ISSN (Print) - 0012-9976 | ISSN (Online) - 2349-8846

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Stray Dog Menace

Implications and Management

A study conducted among 10 Indian metro cities investigates the impact of municipal solid waste and animal birth control programme on stray dog population and its menaces. Its results show statistically strong and positive linkages among the variables such as human population, municipal solid waste, per capita solid waste, food waste, dog population and dogs per capita. People's general awareness and the efforts of municipalities are inadequate to control the dog menace.

Urbanisation is an ongoing transformation of traditionalistic rural economies to modern commercial or industrial ones. In 2010, India accounted for 11% of the world’s urban population. The United Nations (UN) projects it to be 15% by 2030. In 2011, India’s urbanisation was 31% with nearly 160 million people living in 53 metropolitan cities. At this rate if urbanisation goes on, in 2031, the urban population may reach 255 million living in 87 metropolitan cities and the overall urbanisation level would reach 50% by 2039 (NIUA 2011).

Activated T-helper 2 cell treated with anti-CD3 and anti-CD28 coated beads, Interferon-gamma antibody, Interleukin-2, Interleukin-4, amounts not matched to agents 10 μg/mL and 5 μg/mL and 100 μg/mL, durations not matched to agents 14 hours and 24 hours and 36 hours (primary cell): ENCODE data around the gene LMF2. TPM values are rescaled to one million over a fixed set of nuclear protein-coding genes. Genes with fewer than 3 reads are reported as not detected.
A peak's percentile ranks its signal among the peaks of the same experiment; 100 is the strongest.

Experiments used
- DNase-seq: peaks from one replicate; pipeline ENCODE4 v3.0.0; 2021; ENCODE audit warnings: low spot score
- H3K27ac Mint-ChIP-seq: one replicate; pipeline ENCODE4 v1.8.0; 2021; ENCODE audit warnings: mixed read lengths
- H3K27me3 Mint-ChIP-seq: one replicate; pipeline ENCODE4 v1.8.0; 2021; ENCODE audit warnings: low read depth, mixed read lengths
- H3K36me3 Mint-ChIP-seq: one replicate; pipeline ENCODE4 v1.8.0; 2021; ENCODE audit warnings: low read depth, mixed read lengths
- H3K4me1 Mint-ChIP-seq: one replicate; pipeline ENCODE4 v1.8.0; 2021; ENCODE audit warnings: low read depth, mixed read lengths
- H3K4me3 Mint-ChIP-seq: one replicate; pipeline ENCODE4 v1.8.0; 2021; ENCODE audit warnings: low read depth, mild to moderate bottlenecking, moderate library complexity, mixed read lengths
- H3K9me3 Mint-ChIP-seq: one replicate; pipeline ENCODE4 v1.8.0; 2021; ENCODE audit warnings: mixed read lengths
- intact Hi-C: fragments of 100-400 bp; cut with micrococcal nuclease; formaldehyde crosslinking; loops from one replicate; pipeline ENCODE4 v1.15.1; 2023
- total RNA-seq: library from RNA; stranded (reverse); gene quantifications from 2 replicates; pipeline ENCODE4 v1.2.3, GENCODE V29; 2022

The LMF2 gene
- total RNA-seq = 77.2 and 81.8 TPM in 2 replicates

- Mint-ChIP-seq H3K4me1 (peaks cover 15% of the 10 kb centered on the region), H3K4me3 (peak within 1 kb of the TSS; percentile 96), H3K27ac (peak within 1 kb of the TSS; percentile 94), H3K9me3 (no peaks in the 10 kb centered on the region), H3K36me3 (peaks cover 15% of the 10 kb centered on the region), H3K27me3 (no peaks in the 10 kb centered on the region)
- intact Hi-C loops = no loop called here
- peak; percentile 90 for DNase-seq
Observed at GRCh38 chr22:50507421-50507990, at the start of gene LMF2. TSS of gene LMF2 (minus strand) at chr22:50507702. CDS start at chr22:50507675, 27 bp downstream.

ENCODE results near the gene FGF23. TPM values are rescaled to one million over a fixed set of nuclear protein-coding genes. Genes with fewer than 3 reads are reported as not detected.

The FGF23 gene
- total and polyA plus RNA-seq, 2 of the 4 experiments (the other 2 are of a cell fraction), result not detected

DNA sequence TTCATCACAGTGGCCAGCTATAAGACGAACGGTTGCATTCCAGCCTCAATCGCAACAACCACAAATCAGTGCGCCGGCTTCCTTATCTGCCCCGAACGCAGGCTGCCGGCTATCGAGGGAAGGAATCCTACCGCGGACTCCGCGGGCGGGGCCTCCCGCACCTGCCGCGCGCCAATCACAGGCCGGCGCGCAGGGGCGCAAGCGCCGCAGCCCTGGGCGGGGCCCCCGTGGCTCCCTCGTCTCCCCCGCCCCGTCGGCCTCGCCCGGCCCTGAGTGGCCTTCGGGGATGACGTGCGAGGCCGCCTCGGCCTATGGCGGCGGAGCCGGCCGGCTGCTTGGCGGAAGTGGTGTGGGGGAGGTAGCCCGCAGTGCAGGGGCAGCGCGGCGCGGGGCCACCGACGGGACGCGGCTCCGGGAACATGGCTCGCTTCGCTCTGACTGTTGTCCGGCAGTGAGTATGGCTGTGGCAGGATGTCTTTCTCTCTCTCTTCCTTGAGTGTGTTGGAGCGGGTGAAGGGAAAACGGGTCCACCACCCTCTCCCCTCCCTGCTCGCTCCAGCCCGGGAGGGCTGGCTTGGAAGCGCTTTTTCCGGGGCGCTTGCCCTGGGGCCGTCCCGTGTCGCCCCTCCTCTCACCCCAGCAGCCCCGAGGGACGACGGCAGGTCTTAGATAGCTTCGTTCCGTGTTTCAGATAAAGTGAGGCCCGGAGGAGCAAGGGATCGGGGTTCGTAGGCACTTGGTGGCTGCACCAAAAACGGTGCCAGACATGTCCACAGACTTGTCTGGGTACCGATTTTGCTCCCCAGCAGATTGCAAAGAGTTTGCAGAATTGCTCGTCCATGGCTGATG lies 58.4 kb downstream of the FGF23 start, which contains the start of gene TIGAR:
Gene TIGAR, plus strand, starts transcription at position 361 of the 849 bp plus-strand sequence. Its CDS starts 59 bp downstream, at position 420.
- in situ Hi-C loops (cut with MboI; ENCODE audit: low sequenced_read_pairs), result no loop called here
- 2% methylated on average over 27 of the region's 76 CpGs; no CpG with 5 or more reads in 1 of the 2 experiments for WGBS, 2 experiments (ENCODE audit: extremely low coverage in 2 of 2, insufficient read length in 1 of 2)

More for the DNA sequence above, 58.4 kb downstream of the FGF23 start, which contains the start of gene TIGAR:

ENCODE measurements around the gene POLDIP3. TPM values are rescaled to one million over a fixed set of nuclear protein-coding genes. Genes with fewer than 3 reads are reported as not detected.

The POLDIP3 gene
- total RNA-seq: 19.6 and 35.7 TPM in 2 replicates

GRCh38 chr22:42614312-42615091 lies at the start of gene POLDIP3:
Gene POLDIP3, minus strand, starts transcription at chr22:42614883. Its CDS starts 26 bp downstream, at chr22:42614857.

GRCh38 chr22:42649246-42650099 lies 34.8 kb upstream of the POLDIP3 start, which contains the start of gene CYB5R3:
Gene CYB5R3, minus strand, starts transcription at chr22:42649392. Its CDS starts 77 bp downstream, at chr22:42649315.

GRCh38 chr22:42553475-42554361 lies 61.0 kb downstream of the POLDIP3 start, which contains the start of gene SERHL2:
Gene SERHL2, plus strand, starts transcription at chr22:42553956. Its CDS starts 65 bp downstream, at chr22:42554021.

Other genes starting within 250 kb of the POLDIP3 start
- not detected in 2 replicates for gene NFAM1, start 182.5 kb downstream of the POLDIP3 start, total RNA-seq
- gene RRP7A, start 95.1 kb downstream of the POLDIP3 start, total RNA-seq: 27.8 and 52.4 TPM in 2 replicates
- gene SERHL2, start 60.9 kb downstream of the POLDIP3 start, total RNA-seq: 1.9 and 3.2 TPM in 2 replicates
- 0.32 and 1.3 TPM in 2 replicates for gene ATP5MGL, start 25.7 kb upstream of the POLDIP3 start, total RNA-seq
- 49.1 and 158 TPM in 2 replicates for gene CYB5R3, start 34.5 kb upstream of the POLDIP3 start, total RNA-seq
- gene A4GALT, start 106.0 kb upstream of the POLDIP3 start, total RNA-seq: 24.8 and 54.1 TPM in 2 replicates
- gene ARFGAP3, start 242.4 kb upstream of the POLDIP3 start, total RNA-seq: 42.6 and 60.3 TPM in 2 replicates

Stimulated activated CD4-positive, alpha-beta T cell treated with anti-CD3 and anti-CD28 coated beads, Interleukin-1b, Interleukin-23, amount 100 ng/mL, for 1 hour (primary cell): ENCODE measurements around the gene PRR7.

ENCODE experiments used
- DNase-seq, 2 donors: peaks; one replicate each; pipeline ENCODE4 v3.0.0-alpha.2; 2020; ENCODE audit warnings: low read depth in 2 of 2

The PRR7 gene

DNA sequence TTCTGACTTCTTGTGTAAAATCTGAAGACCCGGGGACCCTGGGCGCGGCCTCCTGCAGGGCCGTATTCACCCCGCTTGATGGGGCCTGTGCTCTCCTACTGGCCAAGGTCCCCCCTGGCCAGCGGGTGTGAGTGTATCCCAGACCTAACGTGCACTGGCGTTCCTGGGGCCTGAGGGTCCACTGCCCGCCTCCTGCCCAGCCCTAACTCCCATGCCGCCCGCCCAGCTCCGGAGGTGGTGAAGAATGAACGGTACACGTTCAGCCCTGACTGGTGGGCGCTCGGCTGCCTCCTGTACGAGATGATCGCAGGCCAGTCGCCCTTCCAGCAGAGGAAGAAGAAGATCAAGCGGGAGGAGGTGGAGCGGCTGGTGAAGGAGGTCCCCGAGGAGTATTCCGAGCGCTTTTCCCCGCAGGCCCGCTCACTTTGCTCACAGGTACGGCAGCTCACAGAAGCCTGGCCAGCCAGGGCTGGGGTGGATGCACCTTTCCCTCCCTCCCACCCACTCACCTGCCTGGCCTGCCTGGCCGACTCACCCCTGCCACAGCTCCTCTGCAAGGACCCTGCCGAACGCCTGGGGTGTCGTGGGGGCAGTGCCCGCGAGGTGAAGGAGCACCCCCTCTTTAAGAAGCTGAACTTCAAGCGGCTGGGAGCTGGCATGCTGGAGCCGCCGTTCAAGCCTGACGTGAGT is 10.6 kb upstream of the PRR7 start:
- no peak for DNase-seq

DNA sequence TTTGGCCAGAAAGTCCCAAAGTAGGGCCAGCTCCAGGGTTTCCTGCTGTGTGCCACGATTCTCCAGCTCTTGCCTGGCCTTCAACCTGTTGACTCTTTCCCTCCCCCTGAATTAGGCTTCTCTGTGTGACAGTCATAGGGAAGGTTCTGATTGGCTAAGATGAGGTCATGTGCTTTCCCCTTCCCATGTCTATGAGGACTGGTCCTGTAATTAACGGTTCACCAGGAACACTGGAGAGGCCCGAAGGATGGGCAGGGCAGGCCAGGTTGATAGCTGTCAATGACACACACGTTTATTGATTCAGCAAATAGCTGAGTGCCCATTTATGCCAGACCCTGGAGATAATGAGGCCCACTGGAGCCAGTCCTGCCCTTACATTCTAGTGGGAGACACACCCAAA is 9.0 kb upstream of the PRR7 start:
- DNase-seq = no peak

However, providing essential amenities to the growing urban population, in countries such as India, remains largely a hope. The high-speed urbanisation and spread of urban sprawl lead to extensive growth of slums and consequent poverty, unemployment, exploitation, inequalities, misery and low quality of human life. In effect, the present mode of urbanisation and paradigm of development innately promotes urban sprawls, slums, disparity and extensive public health and environmental issues, especially in thickly populated countries such as India. With development of cities, managing the solid waste has become a daunting challenge and the centralised facilities more often fail in delivering the expected level of service. Thus, the unconfined and unmanaged leftovers aid proliferation of stray dogs and other vermin including some of the dangerous vectors.

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